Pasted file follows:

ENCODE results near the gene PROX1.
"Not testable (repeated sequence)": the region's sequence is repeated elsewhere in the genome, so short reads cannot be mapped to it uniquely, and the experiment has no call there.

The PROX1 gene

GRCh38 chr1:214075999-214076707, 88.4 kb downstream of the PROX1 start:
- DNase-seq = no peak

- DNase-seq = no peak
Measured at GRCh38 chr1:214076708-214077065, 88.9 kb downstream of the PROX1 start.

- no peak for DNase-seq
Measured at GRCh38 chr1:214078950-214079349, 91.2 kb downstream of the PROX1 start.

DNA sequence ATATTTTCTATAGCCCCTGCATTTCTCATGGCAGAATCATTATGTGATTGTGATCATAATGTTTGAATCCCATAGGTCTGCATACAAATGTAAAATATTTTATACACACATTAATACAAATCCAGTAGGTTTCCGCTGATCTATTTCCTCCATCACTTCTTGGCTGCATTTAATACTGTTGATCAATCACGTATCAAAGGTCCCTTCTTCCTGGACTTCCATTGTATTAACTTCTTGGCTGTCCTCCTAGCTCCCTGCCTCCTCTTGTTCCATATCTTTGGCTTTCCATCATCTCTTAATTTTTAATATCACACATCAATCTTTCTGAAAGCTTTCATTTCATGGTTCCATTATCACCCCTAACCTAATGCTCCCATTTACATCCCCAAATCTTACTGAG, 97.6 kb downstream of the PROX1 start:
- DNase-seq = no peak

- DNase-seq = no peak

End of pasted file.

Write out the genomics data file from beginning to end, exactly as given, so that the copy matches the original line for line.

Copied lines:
ENCODE results near the gene PROX1.
"Not testable (repeated sequence)": the region's sequence is repeated elsewhere in the genome, so short reads cannot be mapped to it uniquely, and the experiment has no call there.

The PROX1 gene

GRCh38 chr1:214075999-214076707, 88.4 kb downstream of the PROX1 start:
- DNase-seq = no peak

- DNase-seq = no peak
Measured at GRCh38 chr1:214076708-214077065, 88.9 kb downstream of the PROX1 start.

- no peak for DNase-seq
Measured at GRCh38 chr1:214078950-214079349, 91.2 kb downstream of the PROX1 start.

DNA sequence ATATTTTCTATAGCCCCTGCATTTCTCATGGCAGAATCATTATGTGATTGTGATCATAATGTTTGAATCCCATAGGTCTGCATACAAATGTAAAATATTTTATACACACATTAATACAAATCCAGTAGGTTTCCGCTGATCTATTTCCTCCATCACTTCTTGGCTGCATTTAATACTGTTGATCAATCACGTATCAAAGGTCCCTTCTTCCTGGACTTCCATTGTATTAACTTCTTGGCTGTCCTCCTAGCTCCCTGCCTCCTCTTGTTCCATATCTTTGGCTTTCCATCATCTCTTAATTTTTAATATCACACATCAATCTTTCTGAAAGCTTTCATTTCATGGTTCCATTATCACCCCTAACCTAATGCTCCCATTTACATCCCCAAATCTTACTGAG, 97.6 kb downstream of the PROX1 start:
- DNase-seq = no peak

- DNase-seq = no peak